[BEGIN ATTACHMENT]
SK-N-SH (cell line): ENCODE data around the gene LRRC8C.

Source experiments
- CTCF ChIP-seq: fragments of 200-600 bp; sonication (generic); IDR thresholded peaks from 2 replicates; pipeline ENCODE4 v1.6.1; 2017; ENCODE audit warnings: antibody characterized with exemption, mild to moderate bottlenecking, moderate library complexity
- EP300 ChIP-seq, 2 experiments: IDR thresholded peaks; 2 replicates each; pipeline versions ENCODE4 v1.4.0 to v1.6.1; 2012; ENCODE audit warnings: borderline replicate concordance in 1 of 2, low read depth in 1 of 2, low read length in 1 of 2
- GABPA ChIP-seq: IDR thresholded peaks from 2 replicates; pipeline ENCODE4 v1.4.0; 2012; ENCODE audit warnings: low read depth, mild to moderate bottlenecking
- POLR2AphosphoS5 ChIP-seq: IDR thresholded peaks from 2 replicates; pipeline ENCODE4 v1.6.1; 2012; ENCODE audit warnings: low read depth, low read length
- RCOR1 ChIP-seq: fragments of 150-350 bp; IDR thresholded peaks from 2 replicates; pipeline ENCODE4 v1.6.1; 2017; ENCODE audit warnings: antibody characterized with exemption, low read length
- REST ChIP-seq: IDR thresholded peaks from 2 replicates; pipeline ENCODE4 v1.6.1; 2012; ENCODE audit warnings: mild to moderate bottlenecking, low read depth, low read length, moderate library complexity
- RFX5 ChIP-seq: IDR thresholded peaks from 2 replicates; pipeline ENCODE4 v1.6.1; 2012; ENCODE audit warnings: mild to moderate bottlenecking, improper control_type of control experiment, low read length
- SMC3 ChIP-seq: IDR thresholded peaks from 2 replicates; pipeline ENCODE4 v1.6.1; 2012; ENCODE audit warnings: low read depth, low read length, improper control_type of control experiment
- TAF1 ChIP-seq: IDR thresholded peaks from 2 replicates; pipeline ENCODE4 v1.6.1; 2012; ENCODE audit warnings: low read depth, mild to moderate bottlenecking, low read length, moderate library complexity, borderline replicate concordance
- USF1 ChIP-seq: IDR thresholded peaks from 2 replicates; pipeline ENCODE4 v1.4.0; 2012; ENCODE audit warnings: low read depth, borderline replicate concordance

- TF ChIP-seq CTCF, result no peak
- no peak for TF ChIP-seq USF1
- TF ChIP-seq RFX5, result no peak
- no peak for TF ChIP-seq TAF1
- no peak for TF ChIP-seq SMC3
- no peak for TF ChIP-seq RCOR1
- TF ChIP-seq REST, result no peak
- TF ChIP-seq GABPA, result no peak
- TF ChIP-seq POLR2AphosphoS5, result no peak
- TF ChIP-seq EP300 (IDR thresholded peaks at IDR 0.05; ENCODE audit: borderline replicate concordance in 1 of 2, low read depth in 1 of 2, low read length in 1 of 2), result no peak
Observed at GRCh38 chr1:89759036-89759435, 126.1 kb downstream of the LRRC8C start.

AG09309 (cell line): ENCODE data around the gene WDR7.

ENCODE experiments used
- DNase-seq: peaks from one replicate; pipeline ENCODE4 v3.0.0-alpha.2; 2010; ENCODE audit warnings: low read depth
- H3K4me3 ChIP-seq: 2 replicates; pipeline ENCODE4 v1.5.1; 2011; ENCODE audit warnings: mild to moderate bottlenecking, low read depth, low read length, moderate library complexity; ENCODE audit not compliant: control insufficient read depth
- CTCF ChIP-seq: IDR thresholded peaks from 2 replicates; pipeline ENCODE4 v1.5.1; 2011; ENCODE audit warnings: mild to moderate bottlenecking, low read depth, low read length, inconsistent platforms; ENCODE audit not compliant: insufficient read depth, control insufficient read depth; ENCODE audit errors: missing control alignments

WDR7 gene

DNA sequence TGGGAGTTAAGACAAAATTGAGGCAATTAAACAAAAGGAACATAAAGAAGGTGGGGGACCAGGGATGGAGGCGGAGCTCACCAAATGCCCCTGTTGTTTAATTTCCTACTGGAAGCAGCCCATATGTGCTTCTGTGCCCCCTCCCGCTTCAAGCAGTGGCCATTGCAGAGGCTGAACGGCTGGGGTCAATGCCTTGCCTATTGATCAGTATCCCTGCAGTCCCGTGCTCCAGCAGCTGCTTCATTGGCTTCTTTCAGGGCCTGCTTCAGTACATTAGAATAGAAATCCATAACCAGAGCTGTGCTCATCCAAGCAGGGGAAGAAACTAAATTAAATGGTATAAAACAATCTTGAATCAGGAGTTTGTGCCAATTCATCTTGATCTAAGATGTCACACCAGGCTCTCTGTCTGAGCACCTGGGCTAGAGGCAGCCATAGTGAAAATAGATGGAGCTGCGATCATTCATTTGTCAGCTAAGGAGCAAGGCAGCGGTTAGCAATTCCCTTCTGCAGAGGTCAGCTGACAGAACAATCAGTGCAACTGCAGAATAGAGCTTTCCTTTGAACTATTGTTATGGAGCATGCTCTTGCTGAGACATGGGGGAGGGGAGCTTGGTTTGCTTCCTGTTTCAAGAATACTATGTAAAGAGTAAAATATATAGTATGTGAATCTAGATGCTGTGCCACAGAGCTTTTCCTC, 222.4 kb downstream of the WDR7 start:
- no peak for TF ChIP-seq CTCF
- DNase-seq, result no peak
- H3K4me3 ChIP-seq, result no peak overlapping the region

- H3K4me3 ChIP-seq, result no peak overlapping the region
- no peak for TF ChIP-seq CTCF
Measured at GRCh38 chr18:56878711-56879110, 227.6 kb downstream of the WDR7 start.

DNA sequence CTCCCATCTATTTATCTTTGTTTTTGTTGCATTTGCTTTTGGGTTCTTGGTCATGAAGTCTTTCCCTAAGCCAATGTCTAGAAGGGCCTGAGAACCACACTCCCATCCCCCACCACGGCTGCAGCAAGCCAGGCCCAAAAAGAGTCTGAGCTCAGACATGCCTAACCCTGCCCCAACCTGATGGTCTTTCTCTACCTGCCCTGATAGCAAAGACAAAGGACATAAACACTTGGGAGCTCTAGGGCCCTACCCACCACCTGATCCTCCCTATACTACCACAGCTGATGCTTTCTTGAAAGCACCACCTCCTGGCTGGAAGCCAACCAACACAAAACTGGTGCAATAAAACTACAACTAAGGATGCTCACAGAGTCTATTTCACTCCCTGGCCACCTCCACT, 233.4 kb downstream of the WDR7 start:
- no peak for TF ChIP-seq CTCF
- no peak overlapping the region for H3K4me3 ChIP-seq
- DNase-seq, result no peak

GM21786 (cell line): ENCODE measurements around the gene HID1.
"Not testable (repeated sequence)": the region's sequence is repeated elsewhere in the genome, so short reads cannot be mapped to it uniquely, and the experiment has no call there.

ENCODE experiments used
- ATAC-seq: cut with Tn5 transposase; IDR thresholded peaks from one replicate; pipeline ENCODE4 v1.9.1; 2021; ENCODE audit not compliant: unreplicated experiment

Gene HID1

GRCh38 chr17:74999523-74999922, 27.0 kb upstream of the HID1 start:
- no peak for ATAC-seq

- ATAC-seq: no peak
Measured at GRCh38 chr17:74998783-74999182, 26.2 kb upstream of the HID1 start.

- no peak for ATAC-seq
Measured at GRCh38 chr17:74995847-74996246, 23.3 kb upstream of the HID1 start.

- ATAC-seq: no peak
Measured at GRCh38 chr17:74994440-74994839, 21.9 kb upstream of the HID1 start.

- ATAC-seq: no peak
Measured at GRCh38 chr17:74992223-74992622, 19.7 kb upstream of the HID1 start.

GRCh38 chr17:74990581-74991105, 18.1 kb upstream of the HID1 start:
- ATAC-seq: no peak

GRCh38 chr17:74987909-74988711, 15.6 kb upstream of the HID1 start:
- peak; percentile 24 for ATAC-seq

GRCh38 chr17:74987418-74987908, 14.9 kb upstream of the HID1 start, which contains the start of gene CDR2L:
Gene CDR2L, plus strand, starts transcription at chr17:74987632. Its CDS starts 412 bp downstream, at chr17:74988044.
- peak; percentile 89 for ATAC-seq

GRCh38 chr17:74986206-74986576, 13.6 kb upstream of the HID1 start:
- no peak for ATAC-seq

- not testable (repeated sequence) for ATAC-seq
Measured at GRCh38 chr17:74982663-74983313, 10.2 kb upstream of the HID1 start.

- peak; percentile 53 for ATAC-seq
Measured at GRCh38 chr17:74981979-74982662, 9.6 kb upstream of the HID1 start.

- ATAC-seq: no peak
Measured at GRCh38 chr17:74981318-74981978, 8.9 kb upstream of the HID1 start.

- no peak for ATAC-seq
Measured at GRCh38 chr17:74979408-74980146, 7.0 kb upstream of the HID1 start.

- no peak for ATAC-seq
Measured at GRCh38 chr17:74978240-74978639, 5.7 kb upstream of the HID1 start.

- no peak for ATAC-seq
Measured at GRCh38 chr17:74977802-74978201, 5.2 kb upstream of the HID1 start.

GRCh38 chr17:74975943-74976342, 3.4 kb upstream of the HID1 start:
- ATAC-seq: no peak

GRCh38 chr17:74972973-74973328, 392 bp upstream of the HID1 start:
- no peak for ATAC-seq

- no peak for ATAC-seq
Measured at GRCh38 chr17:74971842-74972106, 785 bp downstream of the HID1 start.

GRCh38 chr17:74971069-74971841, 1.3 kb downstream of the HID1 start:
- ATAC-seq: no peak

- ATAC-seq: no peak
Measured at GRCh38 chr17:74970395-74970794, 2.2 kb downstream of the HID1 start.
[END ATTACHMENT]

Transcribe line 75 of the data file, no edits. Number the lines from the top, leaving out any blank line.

- no peak for ATAC-seq